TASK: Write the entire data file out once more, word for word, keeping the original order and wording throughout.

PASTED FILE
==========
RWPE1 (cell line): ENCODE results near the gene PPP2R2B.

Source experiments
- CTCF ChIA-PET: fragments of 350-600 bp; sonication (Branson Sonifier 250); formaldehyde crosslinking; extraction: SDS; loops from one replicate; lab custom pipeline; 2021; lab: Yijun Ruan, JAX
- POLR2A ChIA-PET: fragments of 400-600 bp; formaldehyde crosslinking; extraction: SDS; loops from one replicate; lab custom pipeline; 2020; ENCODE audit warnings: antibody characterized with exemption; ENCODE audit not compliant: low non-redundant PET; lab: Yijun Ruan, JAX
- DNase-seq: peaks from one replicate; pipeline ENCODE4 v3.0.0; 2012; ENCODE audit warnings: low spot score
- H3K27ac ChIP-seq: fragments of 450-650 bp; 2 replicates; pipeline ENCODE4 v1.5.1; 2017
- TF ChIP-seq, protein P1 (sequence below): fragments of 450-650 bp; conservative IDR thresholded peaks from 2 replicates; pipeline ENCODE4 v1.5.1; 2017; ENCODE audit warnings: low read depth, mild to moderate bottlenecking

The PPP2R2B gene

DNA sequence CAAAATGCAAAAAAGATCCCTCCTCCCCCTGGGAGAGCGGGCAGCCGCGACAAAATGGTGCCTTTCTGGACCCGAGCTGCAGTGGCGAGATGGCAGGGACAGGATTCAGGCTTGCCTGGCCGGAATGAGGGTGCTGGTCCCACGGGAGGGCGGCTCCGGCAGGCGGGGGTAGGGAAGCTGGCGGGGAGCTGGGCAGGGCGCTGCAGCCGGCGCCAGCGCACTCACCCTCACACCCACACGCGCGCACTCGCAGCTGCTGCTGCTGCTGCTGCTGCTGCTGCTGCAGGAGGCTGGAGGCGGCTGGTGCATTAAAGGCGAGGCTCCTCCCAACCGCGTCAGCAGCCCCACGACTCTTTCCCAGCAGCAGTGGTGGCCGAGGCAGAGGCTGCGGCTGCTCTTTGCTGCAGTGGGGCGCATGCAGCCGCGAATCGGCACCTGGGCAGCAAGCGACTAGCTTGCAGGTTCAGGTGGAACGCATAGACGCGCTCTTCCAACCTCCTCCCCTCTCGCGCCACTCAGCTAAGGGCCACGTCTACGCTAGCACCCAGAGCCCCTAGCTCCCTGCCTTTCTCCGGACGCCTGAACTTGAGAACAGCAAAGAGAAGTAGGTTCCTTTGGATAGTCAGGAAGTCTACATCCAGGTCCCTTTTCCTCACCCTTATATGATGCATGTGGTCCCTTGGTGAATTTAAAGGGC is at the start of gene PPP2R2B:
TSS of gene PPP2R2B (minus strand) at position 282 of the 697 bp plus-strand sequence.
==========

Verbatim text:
RWPE1 (cell line): ENCODE results near the gene PPP2R2B.

Source experiments
- CTCF ChIA-PET: fragments of 350-600 bp; sonication (Branson Sonifier 250); formaldehyde crosslinking; extraction: SDS; loops from one replicate; lab custom pipeline; 2021; lab: Yijun Ruan, JAX
- POLR2A ChIA-PET: fragments of 400-600 bp; formaldehyde crosslinking; extraction: SDS; loops from one replicate; lab custom pipeline; 2020; ENCODE audit warnings: antibody characterized with exemption; ENCODE audit not compliant: low non-redundant PET; lab: Yijun Ruan, JAX
- DNase-seq: peaks from one replicate; pipeline ENCODE4 v3.0.0; 2012; ENCODE audit warnings: low spot score
- H3K27ac ChIP-seq: fragments of 450-650 bp; 2 replicates; pipeline ENCODE4 v1.5.1; 2017
- TF ChIP-seq, protein P1 (sequence below): fragments of 450-650 bp; conservative IDR thresholded peaks from 2 replicates; pipeline ENCODE4 v1.5.1; 2017; ENCODE audit warnings: low read depth, mild to moderate bottlenecking

The PPP2R2B gene

DNA sequence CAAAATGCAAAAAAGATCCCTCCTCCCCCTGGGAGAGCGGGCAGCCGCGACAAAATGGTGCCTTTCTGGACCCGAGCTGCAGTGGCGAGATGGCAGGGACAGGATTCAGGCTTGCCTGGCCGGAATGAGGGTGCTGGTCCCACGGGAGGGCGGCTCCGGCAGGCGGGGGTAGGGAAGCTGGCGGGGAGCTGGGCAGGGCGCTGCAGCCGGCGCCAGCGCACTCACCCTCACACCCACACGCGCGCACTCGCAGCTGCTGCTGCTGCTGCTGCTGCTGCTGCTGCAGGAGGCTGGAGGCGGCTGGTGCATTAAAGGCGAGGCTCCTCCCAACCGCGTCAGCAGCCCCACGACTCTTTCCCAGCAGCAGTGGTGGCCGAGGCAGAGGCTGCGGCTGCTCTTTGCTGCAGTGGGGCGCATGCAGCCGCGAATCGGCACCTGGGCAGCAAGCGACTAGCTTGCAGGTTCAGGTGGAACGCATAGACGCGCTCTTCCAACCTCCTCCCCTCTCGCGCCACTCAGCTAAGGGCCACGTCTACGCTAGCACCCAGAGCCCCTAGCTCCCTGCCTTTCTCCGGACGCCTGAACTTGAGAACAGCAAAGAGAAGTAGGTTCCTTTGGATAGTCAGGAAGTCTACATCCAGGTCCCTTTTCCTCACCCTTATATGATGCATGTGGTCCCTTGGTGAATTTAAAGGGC is at the start of gene PPP2R2B:
TSS of gene PPP2R2B (minus strand) at position 282 of the 697 bp plus-strand sequence.